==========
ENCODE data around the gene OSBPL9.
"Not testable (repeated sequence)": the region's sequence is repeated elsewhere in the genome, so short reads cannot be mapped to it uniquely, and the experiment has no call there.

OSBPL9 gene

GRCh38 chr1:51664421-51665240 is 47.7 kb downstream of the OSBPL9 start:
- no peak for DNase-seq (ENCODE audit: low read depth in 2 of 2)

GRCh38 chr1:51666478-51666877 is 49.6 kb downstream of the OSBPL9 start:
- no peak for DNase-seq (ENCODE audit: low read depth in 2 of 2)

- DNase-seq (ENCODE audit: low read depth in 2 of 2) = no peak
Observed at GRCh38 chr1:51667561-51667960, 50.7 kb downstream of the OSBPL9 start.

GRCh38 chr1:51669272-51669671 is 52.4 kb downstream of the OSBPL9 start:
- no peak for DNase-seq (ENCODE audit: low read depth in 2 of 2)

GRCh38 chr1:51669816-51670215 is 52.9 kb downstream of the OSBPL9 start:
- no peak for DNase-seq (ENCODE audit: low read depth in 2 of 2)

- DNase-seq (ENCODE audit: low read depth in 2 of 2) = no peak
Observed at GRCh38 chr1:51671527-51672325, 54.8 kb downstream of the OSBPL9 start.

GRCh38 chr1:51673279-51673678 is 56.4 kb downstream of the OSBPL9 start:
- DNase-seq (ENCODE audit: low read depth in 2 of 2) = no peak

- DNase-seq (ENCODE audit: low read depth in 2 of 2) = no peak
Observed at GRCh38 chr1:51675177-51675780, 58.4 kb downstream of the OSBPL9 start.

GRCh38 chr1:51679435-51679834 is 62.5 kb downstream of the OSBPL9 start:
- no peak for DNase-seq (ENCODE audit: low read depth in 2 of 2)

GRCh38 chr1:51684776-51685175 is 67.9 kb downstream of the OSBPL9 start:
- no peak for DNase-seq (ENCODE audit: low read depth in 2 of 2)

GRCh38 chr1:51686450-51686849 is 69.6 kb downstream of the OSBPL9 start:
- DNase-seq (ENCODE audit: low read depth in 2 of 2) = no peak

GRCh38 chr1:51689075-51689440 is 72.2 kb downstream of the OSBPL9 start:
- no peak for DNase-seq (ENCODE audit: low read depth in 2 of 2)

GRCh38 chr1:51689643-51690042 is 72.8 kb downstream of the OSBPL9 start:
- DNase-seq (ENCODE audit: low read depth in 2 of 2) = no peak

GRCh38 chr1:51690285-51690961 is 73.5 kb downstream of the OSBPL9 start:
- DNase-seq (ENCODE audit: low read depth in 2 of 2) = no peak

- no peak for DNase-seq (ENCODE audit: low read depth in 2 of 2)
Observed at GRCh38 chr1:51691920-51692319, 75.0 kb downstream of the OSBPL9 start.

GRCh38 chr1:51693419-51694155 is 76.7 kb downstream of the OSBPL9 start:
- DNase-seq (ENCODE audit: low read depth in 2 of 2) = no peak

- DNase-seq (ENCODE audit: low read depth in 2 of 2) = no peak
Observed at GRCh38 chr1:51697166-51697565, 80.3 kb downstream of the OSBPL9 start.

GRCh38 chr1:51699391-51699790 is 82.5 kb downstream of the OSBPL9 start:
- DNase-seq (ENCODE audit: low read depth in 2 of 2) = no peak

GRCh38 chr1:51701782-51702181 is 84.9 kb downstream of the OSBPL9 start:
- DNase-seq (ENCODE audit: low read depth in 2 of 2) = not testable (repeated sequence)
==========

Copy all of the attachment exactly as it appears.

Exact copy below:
ENCODE data around the gene OSBPL9.
"Not testable (repeated sequence)": the region's sequence is repeated elsewhere in the genome, so short reads cannot be mapped to it uniquely, and the experiment has no call there.

OSBPL9 gene

GRCh38 chr1:51664421-51665240 is 47.7 kb downstream of the OSBPL9 start:
- no peak for DNase-seq (ENCODE audit: low read depth in 2 of 2)

GRCh38 chr1:51666478-51666877 is 49.6 kb downstream of the OSBPL9 start:
- no peak for DNase-seq (ENCODE audit: low read depth in 2 of 2)

- DNase-seq (ENCODE audit: low read depth in 2 of 2) = no peak
Observed at GRCh38 chr1:51667561-51667960, 50.7 kb downstream of the OSBPL9 start.

GRCh38 chr1:51669272-51669671 is 52.4 kb downstream of the OSBPL9 start:
- no peak for DNase-seq (ENCODE audit: low read depth in 2 of 2)

GRCh38 chr1:51669816-51670215 is 52.9 kb downstream of the OSBPL9 start:
- no peak for DNase-seq (ENCODE audit: low read depth in 2 of 2)

- DNase-seq (ENCODE audit: low read depth in 2 of 2) = no peak
Observed at GRCh38 chr1:51671527-51672325, 54.8 kb downstream of the OSBPL9 start.

GRCh38 chr1:51673279-51673678 is 56.4 kb downstream of the OSBPL9 start:
- DNase-seq (ENCODE audit: low read depth in 2 of 2) = no peak

- DNase-seq (ENCODE audit: low read depth in 2 of 2) = no peak
Observed at GRCh38 chr1:51675177-51675780, 58.4 kb downstream of the OSBPL9 start.

GRCh38 chr1:51679435-51679834 is 62.5 kb downstream of the OSBPL9 start:
- no peak for DNase-seq (ENCODE audit: low read depth in 2 of 2)

GRCh38 chr1:51684776-51685175 is 67.9 kb downstream of the OSBPL9 start:
- no peak for DNase-seq (ENCODE audit: low read depth in 2 of 2)

GRCh38 chr1:51686450-51686849 is 69.6 kb downstream of the OSBPL9 start:
- DNase-seq (ENCODE audit: low read depth in 2 of 2) = no peak

GRCh38 chr1:51689075-51689440 is 72.2 kb downstream of the OSBPL9 start:
- no peak for DNase-seq (ENCODE audit: low read depth in 2 of 2)

GRCh38 chr1:51689643-51690042 is 72.8 kb downstream of the OSBPL9 start:
- DNase-seq (ENCODE audit: low read depth in 2 of 2) = no peak

GRCh38 chr1:51690285-51690961 is 73.5 kb downstream of the OSBPL9 start:
- DNase-seq (ENCODE audit: low read depth in 2 of 2) = no peak

- no peak for DNase-seq (ENCODE audit: low read depth in 2 of 2)
Observed at GRCh38 chr1:51691920-51692319, 75.0 kb downstream of the OSBPL9 start.

GRCh38 chr1:51693419-51694155 is 76.7 kb downstream of the OSBPL9 start:
- DNase-seq (ENCODE audit: low read depth in 2 of 2) = no peak

- DNase-seq (ENCODE audit: low read depth in 2 of 2) = no peak
Observed at GRCh38 chr1:51697166-51697565, 80.3 kb downstream of the OSBPL9 start.

GRCh38 chr1:51699391-51699790 is 82.5 kb downstream of the OSBPL9 start:
- DNase-seq (ENCODE audit: low read depth in 2 of 2) = no peak

GRCh38 chr1:51701782-51702181 is 84.9 kb downstream of the OSBPL9 start:
- DNase-seq (ENCODE audit: low read depth in 2 of 2) = not testable (repeated sequence)